A perfect script for Virat Kohli’s 2019 World Cup plot being written in West Indies

After the second ODI, West Indies' hopes of qualifying for the World Cup faded while it was a day when a routine Indian team member finally stepped up to the plate with a coming-of-age century and a new face burst onto the scene.

Written by Bharat Sundaresan | Port Of Spain | Updated: June 27, 2017 10:37 am
India Vs West Indies 2017, Virat Kohli, World Cup 2019, Jason Holder, Ajinkya Rahane, Kuldeep Yadav, India's tour of West Indies, Port of Spain, Indian Express Sports news India’s bowler Bhuvneshwar Kumar, left, celebrates with team captain Virat Kohli the dismissal of West Indies’ Jason Mohammed during the second ODI cricket match at Queen’s Park Oval in Port of Spain, Trinidad and Tobago, Sunday, June 25, 2017. (AP Photo/Ricardo Mazalan)

Sunday was a disaster for West Indies captain Jason Holder. Not only did the heavy loss more or less end his team’s chances of direct qualification for the 2019 World Cup, he also got heckled rudely by an enraged section of the Carib Stand, with one fan yelling, “Holder, let it go boy, you are no good.” Not too far away stood a beaming Virat Kohli after yet another exceptional day at the office, one in which his team took crucial strides towards their World Cup campaign in two years’ time.

It was a day when a routine member of the ODI setup finally stepped up to the plate with a coming-of-age century and a new face burst on to the scene with a sensational spell of spin bowling. The Indian captain revealed that both will be handy picks in England two years from now, especially in terms of the balance and firepower they will add respectively.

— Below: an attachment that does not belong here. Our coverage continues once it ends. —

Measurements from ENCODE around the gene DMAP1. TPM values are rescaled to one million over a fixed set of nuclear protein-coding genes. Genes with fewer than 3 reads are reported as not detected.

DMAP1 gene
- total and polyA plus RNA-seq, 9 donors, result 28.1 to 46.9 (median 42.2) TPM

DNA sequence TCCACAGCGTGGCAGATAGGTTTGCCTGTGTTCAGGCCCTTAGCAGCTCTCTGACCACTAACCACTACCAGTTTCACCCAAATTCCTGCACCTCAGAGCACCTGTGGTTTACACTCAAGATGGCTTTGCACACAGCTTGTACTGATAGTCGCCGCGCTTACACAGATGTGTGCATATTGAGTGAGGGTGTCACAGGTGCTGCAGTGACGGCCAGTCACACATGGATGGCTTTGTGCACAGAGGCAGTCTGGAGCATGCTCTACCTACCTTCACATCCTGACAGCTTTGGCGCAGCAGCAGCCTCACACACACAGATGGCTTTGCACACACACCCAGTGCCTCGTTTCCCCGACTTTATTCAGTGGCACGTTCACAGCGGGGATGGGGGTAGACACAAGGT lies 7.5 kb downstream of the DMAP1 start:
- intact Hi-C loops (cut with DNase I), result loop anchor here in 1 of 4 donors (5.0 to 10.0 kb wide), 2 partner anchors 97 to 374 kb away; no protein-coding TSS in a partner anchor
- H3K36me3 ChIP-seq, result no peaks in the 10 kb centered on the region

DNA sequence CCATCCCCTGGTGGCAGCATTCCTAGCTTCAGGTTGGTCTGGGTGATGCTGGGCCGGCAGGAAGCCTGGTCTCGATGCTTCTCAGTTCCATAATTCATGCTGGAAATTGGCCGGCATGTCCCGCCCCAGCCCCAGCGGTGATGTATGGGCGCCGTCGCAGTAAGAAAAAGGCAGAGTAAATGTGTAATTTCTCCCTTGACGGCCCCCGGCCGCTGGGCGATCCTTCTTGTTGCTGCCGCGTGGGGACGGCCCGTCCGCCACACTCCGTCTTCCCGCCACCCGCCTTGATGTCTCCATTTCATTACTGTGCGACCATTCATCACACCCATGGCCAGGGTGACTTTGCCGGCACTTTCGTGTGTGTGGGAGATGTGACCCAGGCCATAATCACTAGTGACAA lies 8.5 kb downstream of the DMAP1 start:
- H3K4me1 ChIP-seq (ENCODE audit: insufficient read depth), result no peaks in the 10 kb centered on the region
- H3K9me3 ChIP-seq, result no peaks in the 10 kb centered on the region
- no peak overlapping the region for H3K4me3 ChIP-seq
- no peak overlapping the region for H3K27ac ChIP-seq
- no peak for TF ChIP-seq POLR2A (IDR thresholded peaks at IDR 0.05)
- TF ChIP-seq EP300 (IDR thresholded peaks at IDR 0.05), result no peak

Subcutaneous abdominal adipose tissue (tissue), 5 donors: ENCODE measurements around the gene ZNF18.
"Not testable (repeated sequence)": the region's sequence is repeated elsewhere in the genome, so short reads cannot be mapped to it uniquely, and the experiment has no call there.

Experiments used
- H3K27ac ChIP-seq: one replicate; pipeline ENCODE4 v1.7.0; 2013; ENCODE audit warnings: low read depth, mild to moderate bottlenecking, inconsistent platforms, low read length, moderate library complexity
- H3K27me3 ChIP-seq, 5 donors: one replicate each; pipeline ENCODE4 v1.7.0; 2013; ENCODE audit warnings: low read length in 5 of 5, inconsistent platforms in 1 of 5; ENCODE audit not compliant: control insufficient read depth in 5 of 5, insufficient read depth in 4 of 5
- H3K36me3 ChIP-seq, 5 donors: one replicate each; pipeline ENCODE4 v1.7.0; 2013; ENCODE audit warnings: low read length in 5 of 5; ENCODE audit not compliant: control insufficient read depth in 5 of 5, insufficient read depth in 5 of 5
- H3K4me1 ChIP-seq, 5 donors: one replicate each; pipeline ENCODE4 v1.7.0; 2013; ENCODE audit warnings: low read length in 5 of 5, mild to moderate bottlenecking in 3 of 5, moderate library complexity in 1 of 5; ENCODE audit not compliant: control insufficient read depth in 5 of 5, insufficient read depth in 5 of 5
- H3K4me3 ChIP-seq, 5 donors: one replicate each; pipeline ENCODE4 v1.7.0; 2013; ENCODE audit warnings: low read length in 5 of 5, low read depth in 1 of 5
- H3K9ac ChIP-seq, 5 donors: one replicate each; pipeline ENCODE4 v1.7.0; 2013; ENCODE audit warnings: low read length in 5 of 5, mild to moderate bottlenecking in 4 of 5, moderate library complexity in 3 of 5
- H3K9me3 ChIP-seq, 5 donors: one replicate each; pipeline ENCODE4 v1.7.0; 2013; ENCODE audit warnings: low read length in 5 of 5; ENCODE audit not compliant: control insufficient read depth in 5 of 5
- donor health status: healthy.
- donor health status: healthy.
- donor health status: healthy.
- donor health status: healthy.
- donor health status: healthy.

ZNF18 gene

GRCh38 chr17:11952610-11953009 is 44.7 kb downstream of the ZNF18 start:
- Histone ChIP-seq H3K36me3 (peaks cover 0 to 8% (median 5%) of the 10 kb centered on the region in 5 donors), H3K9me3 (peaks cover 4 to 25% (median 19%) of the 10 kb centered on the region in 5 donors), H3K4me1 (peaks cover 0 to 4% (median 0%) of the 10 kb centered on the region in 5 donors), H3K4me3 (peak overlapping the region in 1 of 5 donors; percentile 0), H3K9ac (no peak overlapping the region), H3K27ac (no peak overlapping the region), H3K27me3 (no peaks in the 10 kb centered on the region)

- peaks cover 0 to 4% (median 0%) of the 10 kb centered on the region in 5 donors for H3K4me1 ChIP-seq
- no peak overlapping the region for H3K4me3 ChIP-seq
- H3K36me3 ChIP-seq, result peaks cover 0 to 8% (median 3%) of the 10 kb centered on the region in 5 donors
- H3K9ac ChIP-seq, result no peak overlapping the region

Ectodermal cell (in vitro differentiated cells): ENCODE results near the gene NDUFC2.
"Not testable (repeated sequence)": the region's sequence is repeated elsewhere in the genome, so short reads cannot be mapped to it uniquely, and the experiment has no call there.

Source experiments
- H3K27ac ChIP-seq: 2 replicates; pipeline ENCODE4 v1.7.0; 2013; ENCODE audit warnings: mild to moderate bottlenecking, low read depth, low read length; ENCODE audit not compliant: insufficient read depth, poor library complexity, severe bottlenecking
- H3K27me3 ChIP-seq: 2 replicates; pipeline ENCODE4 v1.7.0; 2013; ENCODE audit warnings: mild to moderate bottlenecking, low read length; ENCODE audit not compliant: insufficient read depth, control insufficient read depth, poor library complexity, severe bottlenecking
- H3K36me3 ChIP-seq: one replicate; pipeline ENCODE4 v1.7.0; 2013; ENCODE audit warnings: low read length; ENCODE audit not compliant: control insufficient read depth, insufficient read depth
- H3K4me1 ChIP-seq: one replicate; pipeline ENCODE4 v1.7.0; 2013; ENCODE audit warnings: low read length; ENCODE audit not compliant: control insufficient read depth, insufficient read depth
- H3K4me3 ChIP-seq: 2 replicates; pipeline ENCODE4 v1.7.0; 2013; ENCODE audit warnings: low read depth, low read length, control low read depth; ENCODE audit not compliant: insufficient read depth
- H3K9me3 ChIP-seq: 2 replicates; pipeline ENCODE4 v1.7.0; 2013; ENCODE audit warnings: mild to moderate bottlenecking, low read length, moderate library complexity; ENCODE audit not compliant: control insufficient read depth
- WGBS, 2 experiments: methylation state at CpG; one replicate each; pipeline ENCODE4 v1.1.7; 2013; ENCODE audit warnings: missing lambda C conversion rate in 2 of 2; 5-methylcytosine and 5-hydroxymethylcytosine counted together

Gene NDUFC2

While Ajinkya Rahane’s dual skills as an opener and middle-order batsman, he said, might open the space up for an extra bowler; Kuldeep Yadav could just be the wicket-taker that India have lacked in the middle overs. “He can be that floater for us in the middle-order. There are very few people who can perform two roles for the team. I see him providing more balance to us, in terms of allowing us to taking an extra bowling option.”

He then raved about Kuldeep’s emergence: “A wrist spinner is a bonus. When you talk about the 2019 World Cup, we have 15 players here and 10-12 players are ready back home, who will be tested on how they react in pressure situation, and who is going to make impact in middle overs with the ball.”

Though India ticked most boxes often at the Champions Trophy, their ploy of delaying the late assault came under scrutiny, especially at a time most other teams are opting to pull the trigger a lot sooner. Kohli called it one of the “learnings” from the Champions Trophy that his team is looking to improve on but put it down to the lack of exposure for the lower-order.

“All depends on guys like Hardik and Kedar. They haven’t got much game time in the recent past. So the more games they play, they will get better. When you haven’t got too many pressure games behind you, it’s difficult to start going early, because if you lose wickets early, the equation becomes a little difficult,” he said.

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